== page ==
Wake and other school districts released the preliminary "Adequate Yearly Progress" scores earlier this week. In Wake, just 22 of the school system's 163 schools - or about 13.5 percent - met federal standards for reading and math test scores under the federal No Child Left Behind Act. AYP is the percentage of students who performed at or above grade level within a school.
Given Wake's excellent reputation as a school district, many who spoke with ABC11 Friday said they were surprised at the results.
"Kind of am surprised, kind of am surprised - all these school systems out here - swear they have the best programs - with numbers like that, I don't think they do," said Rheda Denning of Raleigh.
And while the AYP numbers don't look good on paper, Superintendent Tony Tata is encouraging people to look at the bigger picture.
He says the federal requirements have jumped up over last year and teachers and principals are working hard to get results.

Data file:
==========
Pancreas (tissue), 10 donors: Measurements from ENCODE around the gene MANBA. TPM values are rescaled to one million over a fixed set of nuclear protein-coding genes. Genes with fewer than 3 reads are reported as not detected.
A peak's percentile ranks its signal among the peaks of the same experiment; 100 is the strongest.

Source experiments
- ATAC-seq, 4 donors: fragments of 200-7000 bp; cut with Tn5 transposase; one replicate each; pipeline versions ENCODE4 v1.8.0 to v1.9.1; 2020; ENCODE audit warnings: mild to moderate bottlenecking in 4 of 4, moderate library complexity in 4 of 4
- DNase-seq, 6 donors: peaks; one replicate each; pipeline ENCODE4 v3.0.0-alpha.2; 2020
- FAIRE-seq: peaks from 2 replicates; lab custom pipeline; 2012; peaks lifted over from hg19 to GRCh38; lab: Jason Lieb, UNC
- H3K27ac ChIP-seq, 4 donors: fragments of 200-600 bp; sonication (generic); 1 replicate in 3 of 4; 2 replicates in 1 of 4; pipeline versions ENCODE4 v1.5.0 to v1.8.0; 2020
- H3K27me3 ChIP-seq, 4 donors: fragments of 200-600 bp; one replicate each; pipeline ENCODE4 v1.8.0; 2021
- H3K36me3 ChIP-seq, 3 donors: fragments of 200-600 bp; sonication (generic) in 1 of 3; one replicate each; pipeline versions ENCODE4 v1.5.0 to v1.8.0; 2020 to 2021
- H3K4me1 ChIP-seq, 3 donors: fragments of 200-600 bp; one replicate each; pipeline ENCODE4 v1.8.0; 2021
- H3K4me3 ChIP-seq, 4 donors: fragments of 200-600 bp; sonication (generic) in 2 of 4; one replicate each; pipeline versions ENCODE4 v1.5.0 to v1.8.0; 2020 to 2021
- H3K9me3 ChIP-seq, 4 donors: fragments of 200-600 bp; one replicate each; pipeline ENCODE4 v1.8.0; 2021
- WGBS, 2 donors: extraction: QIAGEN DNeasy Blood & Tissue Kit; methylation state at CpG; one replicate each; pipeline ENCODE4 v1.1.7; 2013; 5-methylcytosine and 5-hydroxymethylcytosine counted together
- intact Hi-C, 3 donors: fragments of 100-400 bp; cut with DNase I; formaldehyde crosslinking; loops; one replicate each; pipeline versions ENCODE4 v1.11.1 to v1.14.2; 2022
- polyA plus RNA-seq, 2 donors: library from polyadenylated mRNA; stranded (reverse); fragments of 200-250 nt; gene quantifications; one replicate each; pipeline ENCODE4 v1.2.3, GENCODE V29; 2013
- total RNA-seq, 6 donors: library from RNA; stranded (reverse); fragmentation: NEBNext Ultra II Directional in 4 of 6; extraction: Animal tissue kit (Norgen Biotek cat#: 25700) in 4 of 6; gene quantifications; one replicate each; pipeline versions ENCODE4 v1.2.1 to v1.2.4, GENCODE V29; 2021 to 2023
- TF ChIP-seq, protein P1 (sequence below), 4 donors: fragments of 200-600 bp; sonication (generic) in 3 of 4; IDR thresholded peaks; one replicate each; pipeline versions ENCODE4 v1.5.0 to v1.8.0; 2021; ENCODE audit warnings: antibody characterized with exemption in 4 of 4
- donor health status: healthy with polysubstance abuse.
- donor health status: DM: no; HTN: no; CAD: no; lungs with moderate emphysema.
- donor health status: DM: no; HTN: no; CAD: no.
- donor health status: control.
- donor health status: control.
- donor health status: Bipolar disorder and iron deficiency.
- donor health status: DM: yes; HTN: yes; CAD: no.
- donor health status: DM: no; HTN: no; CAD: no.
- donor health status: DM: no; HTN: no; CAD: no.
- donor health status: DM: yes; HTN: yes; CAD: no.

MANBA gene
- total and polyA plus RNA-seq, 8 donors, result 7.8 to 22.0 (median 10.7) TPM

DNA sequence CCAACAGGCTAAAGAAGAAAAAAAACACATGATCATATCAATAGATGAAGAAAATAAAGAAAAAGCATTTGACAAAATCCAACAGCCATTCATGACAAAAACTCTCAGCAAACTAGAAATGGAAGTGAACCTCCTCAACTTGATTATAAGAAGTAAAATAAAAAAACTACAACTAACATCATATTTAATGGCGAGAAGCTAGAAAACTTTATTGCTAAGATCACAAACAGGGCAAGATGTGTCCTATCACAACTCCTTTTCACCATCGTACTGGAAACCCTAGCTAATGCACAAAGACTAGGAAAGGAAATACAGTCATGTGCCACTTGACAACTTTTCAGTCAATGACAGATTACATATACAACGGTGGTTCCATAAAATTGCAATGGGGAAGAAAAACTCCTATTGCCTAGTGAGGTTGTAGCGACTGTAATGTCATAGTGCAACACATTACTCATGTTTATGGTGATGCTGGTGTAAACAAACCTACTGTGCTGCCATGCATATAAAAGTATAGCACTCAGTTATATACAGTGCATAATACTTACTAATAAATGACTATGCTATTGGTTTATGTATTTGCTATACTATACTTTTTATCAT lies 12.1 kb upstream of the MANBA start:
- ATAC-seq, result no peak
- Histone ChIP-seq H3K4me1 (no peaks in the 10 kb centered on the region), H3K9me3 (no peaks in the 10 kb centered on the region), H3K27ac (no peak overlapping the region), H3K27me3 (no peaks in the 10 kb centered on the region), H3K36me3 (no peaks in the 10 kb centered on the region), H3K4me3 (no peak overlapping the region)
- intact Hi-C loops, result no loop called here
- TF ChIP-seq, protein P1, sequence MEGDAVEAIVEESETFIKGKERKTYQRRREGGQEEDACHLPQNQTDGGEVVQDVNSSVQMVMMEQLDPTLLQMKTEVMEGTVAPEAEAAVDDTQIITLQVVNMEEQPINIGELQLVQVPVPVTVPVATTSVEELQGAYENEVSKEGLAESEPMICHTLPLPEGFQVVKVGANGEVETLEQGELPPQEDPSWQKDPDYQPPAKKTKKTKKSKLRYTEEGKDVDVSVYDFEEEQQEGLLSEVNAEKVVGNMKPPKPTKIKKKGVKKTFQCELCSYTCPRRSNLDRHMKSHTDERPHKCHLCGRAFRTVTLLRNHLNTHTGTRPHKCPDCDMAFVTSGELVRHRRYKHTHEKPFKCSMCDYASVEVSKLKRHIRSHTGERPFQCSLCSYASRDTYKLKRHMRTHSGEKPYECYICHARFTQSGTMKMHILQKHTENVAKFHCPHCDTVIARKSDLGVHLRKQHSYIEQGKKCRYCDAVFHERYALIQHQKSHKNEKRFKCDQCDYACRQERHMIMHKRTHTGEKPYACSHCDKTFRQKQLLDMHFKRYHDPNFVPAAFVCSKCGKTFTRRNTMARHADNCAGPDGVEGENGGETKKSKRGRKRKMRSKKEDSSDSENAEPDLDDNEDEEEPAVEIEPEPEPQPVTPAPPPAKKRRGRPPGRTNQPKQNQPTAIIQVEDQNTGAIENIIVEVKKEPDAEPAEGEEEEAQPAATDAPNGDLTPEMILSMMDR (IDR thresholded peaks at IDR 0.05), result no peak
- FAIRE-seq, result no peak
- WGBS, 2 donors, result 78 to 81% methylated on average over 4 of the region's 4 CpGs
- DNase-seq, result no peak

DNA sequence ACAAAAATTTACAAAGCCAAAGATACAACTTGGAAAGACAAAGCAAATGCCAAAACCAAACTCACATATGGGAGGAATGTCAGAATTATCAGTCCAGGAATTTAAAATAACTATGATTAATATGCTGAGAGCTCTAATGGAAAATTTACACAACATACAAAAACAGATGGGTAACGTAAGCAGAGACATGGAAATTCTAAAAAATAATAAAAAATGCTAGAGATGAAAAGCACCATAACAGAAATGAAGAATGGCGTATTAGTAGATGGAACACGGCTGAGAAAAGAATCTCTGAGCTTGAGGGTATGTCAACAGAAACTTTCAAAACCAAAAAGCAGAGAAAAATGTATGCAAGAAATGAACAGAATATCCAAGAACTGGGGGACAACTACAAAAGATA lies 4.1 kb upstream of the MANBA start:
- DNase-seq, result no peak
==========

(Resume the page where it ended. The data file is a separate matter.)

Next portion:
"We will be pulling together a team of principals from elementary, middle, and high school levels to help us examine what went wrong and what went right in our approach this past year to AYP," he said.
AYP's all or nothing' standard is important because, for schools receiving Title 1 funding, it means sanctions.
In fact, 20 schools in the system failed for a second year in a row. Which means parents can now choose to leave those schools no matter what assignment plan is put into place.
"We provide the information and parents are at the end of the day gonna determine what's best for their child," said Tata.
School officials say they're not that concerned since other numbers show success.